In a world obsessed with status, how appealing would an iWatch with the American Express Platinum logo become? Apple was willing to partner with Nike for the Nike+ line, so why not partner with select financial institutions to offer a $400 iWatch for $150? Not many consumers would spend $400 on a watch, but $150 for a wallet/key replacement? Sign me up today.

This new-age product represents such progress that anyone without it would be viewed as reckless in the fight against fraud. Apple's team of innovators should be viewing the iWatch as an anti-fraud tool as the top priority. If Tim Cook can sell this anti-fruad functionality to the financial institutions, Apple will have a game changer on its hands. If not, the success of the product is at risk.

This perspective on the future of iWatch alters our wish list for the Sept, 10 event. Perhaps the opportune time to release iWallet is in 2014 with iWatch. Reading between the lines of Cook's keynote will be very interesting. As for Apple's current stock action, we identified a potential window of opportunity to average into Apple this week for the EconomicTiming.com portfolio but the run is lacking momentum.

Sometimes you pick a window for all the right reasons but there's no gas in the tank. Wednesday's news flow was as good as it gets (Apple TV, China, and even multiple analyst upgrades) and the corresponding +$10 action was right on schedule, but the stock is responding with no follow-through today. Without this necessary follow-through, current action qualifies as nothing more than a continued breather following the $97 August run. We remain patient as we await the start of the second leg of this run.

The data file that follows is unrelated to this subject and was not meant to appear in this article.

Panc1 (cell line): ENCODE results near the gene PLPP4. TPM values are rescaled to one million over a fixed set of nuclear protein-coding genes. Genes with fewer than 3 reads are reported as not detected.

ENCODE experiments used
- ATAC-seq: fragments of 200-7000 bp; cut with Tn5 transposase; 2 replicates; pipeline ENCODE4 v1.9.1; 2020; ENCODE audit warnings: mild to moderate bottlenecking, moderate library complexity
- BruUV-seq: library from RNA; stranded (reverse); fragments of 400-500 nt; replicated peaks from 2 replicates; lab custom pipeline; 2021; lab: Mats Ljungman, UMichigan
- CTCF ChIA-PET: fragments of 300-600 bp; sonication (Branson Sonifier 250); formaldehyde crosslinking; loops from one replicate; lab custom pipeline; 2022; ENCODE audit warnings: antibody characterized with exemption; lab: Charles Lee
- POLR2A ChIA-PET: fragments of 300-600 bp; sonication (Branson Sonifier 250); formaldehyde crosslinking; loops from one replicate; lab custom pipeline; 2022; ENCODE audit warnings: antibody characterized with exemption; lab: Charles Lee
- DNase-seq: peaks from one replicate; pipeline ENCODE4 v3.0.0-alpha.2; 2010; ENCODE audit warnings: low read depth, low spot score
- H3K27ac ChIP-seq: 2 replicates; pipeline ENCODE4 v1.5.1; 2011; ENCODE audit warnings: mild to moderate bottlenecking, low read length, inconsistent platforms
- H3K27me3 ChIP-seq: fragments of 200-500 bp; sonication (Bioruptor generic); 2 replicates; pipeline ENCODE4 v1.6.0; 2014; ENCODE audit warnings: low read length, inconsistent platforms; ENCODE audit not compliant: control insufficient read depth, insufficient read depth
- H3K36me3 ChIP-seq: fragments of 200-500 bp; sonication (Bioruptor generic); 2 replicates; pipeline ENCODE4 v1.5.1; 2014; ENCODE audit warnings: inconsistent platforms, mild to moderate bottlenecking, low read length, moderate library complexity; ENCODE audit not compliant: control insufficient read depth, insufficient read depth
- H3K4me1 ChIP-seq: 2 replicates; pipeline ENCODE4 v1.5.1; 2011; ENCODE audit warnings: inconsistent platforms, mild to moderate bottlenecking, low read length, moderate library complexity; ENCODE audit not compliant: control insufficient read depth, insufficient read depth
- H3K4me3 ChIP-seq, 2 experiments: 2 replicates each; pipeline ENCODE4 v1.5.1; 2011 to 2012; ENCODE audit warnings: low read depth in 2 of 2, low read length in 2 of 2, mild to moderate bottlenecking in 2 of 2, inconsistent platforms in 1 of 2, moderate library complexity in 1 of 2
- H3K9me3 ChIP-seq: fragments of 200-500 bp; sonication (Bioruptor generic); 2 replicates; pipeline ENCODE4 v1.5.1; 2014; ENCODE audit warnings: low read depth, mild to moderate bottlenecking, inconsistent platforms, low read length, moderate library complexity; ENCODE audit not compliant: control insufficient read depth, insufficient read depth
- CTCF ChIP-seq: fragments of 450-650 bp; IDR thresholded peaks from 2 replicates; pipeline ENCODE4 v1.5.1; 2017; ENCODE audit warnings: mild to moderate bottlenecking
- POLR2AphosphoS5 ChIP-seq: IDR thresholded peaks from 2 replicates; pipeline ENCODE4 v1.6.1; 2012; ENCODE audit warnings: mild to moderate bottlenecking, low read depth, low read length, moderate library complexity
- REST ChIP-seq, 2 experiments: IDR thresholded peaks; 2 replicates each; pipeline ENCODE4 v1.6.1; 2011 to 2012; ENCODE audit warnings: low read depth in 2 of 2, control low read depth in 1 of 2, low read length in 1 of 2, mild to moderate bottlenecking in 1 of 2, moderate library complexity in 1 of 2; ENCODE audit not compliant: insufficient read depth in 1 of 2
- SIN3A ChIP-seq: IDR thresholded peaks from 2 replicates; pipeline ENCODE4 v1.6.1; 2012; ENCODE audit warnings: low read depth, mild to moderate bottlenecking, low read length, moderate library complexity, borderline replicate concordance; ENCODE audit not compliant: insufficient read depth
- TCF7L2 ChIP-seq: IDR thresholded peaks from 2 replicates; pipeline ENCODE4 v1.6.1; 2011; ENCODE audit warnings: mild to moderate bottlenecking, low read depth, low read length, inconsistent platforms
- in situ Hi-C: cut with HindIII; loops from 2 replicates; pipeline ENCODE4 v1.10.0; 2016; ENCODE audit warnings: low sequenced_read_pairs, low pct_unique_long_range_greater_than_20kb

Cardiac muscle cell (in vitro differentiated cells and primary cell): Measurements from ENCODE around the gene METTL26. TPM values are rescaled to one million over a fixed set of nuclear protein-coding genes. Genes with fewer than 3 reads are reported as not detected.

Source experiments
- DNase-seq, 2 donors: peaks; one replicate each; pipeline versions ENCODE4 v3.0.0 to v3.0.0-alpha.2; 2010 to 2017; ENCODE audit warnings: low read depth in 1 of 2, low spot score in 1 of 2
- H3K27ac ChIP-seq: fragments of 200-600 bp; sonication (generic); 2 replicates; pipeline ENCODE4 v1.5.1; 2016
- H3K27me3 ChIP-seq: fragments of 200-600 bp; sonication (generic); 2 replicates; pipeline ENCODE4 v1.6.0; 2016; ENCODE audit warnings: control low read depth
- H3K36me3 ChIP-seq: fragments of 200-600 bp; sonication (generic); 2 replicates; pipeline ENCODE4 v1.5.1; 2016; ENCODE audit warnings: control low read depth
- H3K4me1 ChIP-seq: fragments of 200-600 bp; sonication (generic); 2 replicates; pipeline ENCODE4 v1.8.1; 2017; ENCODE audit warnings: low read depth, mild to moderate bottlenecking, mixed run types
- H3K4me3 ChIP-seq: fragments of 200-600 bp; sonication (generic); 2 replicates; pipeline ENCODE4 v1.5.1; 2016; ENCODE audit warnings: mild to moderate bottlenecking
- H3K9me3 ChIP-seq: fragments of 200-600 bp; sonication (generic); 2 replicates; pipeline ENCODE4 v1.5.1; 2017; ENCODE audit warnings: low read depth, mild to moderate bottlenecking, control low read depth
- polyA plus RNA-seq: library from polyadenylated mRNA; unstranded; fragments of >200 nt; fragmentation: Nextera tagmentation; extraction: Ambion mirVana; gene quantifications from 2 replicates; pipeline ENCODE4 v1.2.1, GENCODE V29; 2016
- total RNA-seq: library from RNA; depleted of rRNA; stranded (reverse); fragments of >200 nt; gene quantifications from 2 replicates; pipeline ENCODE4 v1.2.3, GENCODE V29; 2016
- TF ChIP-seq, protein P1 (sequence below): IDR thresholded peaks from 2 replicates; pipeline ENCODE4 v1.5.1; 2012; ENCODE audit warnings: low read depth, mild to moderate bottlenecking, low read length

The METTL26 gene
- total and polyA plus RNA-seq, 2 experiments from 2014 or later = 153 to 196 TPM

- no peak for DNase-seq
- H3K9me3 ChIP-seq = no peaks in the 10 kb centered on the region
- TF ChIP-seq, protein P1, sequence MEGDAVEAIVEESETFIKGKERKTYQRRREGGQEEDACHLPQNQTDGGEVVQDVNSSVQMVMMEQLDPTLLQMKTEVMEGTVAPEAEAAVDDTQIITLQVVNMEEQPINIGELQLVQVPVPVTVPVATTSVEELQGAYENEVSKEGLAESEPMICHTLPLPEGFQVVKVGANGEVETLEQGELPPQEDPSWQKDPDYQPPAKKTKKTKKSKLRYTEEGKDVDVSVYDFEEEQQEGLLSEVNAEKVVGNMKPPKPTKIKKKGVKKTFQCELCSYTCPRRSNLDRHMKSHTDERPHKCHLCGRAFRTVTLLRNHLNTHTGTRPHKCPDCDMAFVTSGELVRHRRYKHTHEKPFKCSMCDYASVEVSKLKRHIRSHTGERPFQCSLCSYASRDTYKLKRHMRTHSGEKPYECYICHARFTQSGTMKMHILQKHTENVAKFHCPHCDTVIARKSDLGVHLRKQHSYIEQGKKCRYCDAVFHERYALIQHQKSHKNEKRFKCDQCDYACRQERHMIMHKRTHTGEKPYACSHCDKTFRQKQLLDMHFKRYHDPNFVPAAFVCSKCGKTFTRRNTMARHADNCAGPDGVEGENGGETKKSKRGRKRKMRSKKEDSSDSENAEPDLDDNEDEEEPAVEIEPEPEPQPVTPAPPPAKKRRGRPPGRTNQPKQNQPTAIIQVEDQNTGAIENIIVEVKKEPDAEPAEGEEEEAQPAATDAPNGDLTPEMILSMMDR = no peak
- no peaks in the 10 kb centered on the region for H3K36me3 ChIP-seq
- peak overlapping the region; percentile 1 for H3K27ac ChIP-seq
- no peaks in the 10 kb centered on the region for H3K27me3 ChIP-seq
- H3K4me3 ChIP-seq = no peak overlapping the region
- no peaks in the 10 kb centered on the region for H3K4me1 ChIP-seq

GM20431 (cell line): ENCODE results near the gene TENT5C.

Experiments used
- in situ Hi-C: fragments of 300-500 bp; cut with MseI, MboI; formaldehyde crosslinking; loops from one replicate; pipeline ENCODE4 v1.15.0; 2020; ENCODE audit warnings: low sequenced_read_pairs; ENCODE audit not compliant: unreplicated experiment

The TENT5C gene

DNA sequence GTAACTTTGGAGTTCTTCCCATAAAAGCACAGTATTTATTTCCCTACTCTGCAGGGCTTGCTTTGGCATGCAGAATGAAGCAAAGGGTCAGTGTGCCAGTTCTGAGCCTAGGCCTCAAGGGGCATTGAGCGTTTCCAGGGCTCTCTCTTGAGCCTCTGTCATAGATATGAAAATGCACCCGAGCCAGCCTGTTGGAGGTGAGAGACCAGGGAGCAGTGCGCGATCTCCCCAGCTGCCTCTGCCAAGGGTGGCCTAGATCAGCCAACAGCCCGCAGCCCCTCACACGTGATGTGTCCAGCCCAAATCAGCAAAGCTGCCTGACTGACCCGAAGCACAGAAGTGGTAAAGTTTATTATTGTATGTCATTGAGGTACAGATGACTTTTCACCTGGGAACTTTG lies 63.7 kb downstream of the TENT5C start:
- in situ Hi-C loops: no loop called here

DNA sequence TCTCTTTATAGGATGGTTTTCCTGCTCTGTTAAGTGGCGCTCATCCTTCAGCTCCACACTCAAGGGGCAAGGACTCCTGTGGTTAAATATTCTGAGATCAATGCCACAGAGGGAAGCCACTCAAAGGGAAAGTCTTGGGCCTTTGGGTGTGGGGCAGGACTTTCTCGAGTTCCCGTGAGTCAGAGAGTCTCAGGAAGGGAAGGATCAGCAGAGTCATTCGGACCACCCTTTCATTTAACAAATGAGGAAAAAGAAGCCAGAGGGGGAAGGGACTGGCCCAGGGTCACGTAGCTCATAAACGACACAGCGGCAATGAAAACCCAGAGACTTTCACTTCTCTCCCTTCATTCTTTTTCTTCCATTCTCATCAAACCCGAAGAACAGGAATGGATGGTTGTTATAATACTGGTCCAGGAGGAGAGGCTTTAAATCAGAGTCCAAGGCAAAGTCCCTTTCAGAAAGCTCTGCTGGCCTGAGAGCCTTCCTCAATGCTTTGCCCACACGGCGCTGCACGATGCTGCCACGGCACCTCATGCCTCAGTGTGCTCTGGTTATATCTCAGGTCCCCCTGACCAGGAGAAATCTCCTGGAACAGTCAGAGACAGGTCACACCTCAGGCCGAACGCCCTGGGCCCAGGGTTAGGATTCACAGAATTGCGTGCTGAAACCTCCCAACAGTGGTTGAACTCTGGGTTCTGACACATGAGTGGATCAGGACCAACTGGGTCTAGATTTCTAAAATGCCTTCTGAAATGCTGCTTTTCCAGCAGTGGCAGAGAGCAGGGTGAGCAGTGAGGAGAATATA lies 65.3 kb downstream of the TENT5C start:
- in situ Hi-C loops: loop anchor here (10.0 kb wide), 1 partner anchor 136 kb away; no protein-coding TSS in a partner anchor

Today we're selling a 30% allocation of AAPL October 2013 $480 calls. The easy money pre-event run might be over. Investors are telling Apple that it's time for a China Mobile ( CML). No more messing around. It's time for Apple to show the market that it has a legitimate Apple TV. Considering the negative sentiment of the last year it makes sense that the market is in a 'show me' mood prior to the event. Portfolio is now at 65% cash.

At the time of publication the author was long AAPL.

This article was written by an independent contributor, separate from TheStreet's regular news coverage.
This commentary comes from an independent investor or market observer as part of TheStreet guest contributor program. The views expressed are those of the author and do not necessarily represent the views of TheStreet or its management.

Jason Schwarz is an option strategist for Lone Peak Asset Management in Westlake Village, Calif. He is also the founder of the popular investment newsletter available at www.economictiming.com. Over the past few years, Schwarz has gained acclaim for his market calls on the price of oil, Bank of America, Apple, E*Trade, and his precision investing in S&P 500 option LEAPS. His book, The Alpha Hunter, is set to be released by McGraw Hill in December 2009.